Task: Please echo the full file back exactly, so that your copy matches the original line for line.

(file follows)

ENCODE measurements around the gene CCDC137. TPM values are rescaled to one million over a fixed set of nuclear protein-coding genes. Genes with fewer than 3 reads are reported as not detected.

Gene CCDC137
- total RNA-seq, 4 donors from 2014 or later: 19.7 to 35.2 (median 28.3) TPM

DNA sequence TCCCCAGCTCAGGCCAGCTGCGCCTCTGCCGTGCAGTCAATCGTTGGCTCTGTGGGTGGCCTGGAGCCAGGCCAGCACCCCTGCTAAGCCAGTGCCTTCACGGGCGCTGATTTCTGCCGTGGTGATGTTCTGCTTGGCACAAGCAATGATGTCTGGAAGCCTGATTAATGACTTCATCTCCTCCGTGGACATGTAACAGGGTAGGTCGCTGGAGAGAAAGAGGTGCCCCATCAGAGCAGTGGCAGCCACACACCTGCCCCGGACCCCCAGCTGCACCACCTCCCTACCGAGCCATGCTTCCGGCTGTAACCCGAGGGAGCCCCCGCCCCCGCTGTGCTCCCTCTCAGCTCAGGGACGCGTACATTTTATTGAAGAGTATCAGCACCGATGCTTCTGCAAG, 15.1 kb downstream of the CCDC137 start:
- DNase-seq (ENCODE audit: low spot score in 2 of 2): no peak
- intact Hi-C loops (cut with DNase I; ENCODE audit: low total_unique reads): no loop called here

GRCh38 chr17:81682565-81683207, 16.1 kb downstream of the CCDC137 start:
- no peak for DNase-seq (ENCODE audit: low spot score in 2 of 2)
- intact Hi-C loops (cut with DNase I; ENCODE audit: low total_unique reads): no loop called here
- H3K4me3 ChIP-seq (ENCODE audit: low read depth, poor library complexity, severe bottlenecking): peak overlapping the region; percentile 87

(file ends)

ENCODE measurements around the gene CCDC137. TPM values are rescaled to one million over a fixed set of nuclear protein-coding genes. Genes with fewer than 3 reads are reported as not detected.

Gene CCDC137
- total RNA-seq, 4 donors from 2014 or later: 19.7 to 35.2 (median 28.3) TPM

DNA sequence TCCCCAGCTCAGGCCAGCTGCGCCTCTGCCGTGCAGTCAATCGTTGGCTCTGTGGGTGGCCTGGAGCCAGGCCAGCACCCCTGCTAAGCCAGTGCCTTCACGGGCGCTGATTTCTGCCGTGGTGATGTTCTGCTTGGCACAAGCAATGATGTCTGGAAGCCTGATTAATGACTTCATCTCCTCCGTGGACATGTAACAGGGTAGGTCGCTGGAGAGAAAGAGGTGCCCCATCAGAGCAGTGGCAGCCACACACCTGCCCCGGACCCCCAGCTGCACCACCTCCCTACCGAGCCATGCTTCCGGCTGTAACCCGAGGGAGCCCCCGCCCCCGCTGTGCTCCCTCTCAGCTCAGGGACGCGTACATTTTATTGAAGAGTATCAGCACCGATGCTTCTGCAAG, 15.1 kb downstream of the CCDC137 start:
- DNase-seq (ENCODE audit: low spot score in 2 of 2): no peak
- intact Hi-C loops (cut with DNase I; ENCODE audit: low total_unique reads): no loop called here

GRCh38 chr17:81682565-81683207, 16.1 kb downstream of the CCDC137 start:
- no peak for DNase-seq (ENCODE audit: low spot score in 2 of 2)
- intact Hi-C loops (cut with DNase I; ENCODE audit: low total_unique reads): no loop called here
- H3K4me3 ChIP-seq (ENCODE audit: low read depth, poor library complexity, severe bottlenecking): peak overlapping the region; percentile 87